....do people like mediocrity better than complexity?
Why do people like stupid reality shows and hate movies that you have to think about?
People HATE not understanding things.
They also hate having headaches. Complexity gives you headaches.
I don't like headaches either.

The neat thing about not going to film school is

....you get to figure things out for yourself and they seem exciting. Like associative editing, I think that's what it's called. There are all these cool ways to use a cut to tell a story without saying much. For example there was this cut in TA91 that hasn't been working for a long time, going from Gillian in one room to Molly in another room. It always just looked weird and I wasn't sure why. Last night I rearranged it so that Gillian is doing something different at the cut point which results in her having a very similar expression as Molly when we cut to her. Nothing really changes, but the transition feels righter, and more importantly, by the expression, a connection between Molly and Gillian is felt (in theory).
...Anyway that's probably filmmaking 101 to a lot of people but it's still cool to me.

Hey, that Sith was pretty good.

Was it another one of George Lucas' occasional perverse strokes of storytelling-structure genius to make Episodes I & II very lame, thus making our expectations extremely low, so that Revenge of the Sith would seem relatively pretty good? I don't know. Is ROTS actually better than the first three movies because the emotional turns are bigger than in any of the first three? I don't know. Are Red Vines actually tasty, or do I just kinda like them because I ate them in high school? I really don't know about that one. But here's what I liked about Episode III:

....Anakin Skywalker has about twelve more actor beats to play than he had in Episode II, and he is pretty convincing with all of them. In Eps. I & II, his basic beat was, "I want to drive the speeder faster....faster!.,..ooh look, hot chick." This is the same defining non-motivation that Luke managed to get over by the end of A New Hope, and thank god. In ROTS, Anakin has to handle real problems, like What To Do With The Evil Guy When He Is The Only Person Who Is Nice To You, and How To Do The Righteous Jedi Thing When All The Righteous Jedis Act Like Dorks. They feel like real, hard choices, and I was feeling the consequences. As other geeky critics have already noted, friends make the difference. Luke had friends and an excusably touchy-feeling relationship with his sister, Anakin had no homies and the love of Natalie Portman. Which one overcame the temptation of evil? Hmmm....
...Even though they used the phrase about a thousand times in the original trilogy, ROTS was the first Star Wars movie where I really felt "The Power of the Dark Side." OK, I needed the Emperor to explain it literally. I'm dumb. But whereas that Dark Side-Light Side thing used to seem like the distinction between what color sneakers you choose to wear, here it was really articulated as modes of self-interest and selflessness. The Dark Side makes a sympathetic case as a whole philosophy of life which nurtures the psyche and doesn't include the words Greed, Vindictiveness and Sense of Entitlement. Meanwhile the Light Side Jedis are artfully revealed as having all the flaws that the right usually accuses the left of having, e.g., grating superiority complex, lack of humanity, and a tendency to speak in mushmouthed equivocations. Like this blog. This blog wallows in the Bleeding Heart Eastern Mystic Liberal Side of the Force.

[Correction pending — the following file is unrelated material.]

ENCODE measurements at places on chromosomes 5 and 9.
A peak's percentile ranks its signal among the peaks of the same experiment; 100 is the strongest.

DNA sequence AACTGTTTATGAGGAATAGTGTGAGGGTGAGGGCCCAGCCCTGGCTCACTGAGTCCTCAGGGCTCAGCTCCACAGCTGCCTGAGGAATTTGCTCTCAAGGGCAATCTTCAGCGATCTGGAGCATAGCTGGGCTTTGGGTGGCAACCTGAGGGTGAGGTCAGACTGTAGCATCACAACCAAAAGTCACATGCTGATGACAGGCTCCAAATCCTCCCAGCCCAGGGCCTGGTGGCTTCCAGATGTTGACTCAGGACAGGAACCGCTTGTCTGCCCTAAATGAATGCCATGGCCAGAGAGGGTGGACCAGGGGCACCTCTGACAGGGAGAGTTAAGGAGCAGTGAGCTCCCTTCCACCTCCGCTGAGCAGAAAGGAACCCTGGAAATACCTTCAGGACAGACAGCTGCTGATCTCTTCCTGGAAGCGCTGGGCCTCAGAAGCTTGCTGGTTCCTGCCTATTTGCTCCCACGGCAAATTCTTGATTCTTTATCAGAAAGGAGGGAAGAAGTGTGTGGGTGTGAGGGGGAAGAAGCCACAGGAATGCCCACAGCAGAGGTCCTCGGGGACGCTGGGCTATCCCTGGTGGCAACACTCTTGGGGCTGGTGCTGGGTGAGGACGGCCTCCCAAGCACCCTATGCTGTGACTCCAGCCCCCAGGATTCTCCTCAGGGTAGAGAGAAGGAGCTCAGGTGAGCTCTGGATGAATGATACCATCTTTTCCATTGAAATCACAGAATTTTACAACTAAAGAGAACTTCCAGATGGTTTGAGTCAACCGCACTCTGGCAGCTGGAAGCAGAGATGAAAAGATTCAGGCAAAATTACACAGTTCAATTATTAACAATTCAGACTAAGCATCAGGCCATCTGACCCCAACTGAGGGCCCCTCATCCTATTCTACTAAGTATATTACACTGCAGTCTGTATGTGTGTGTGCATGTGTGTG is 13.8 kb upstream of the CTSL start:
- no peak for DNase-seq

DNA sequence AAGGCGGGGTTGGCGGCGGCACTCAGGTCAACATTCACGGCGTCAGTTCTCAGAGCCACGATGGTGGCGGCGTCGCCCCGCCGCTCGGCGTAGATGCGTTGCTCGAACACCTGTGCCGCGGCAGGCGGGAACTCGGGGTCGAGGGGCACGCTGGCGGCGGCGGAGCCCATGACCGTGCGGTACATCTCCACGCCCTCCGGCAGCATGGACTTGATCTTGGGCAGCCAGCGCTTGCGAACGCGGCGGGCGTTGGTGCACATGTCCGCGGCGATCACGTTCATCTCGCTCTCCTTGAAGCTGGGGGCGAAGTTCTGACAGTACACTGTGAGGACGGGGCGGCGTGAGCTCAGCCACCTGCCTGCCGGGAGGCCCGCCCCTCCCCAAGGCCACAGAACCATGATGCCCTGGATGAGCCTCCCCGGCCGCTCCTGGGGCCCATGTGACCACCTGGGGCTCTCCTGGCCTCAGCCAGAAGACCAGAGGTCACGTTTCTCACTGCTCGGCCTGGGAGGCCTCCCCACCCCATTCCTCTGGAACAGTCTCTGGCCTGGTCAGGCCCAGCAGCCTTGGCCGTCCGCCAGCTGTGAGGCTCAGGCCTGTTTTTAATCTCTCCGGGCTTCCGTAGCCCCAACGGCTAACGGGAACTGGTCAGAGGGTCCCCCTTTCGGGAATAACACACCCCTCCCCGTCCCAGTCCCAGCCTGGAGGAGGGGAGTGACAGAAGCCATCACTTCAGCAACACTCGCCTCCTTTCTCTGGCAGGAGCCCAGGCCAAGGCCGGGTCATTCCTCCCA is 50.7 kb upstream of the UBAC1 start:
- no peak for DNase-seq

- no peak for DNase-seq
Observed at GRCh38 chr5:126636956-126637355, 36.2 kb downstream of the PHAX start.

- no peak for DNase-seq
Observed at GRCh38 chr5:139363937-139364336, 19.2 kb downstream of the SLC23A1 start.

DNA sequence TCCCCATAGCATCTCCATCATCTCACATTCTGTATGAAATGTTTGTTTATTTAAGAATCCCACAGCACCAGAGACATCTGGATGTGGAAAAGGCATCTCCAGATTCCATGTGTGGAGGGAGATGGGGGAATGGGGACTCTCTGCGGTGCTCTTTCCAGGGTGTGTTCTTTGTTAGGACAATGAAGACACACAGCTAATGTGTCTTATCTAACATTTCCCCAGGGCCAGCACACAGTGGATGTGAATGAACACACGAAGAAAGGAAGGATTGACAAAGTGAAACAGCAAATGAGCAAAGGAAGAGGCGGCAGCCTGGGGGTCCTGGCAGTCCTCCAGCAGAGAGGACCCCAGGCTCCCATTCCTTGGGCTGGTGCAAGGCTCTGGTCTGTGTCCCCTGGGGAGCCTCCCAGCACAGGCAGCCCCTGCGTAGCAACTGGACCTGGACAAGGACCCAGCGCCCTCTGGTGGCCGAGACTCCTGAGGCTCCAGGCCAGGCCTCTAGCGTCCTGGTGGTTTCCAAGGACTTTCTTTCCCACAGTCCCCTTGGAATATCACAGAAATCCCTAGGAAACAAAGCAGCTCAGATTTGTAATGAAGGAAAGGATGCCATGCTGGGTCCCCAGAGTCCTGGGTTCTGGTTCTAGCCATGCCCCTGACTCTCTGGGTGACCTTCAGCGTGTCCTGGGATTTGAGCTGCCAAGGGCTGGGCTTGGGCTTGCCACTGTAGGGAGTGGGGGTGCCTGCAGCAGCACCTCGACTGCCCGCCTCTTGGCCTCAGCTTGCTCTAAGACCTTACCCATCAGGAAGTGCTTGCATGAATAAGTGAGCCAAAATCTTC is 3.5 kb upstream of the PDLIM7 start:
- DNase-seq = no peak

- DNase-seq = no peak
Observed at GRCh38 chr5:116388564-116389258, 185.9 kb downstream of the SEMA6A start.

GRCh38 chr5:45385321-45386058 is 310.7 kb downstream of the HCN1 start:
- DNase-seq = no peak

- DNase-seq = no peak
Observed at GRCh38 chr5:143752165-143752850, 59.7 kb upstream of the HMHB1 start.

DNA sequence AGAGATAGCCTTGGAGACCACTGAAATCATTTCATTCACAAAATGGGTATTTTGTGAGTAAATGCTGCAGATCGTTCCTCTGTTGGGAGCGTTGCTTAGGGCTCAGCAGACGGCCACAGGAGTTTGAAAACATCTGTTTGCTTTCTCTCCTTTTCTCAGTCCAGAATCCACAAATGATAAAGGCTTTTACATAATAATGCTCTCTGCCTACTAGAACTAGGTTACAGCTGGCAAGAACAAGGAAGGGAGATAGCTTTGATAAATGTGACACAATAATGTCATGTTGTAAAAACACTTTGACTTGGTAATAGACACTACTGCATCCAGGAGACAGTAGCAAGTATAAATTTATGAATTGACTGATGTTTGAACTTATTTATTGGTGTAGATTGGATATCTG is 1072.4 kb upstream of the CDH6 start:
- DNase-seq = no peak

...Which brings me to what I learned from the movie that I wasn't expecting to learn (me being one of those know-it-alll righteous liberals). When the hype for the prequels started, I didn't get the big deal about seeing How Anakin Falls. I just wanted to see the good n evil battle play out maybe with some nice C-Wing or J-Wing fighters, and was sorely let down on that point. I didn't care to know how Darth Vader became evil, because in experiencing the original trilogy, I took it for granted that that Evil was just what he was. That was the role he filled. It was nice, sure, that he became Good in the end, but it seemed more a romantic expression of Good's inevitable triumph than a moment of innate redemption.
...In Episodes I & II, my perspective didn't change much, because due to the lazy and frankly annoying characterization of Anakin, I continued to feel, "Yknow, that guy's gonna end up evil, and it's no big tragedy, because something about him is inherently off." I mean, "Wizard!" Whatever.
...In this flick I finally got it. He wasn't always evil. He even tried really really hard not to be evil. And maybe somewhere in the personal histories of the George Bushes and Saddam Husseins and Donald Trumps and Kenneth Lays of the world, the real-life figures who deal out various sufferings upon the innocents from behind layers of inhuman armor, there is some reason why they act this way. And the reason that people try to be good is inextricably tied up in the reason that they end up bastards. That, I felt, was kind of deep.
...Lucas has talked about how he likes movies which are implicit and abstract about their social issues, rather than didactic and polarizing like Farenheit 9/11 or the entire Bush administration. He kinda pulled it off here, much to my surprise. Any movie that has a battle scene with empty seats of democracy being launched as bludgeoning projectiles wins a few symbolic points in my book.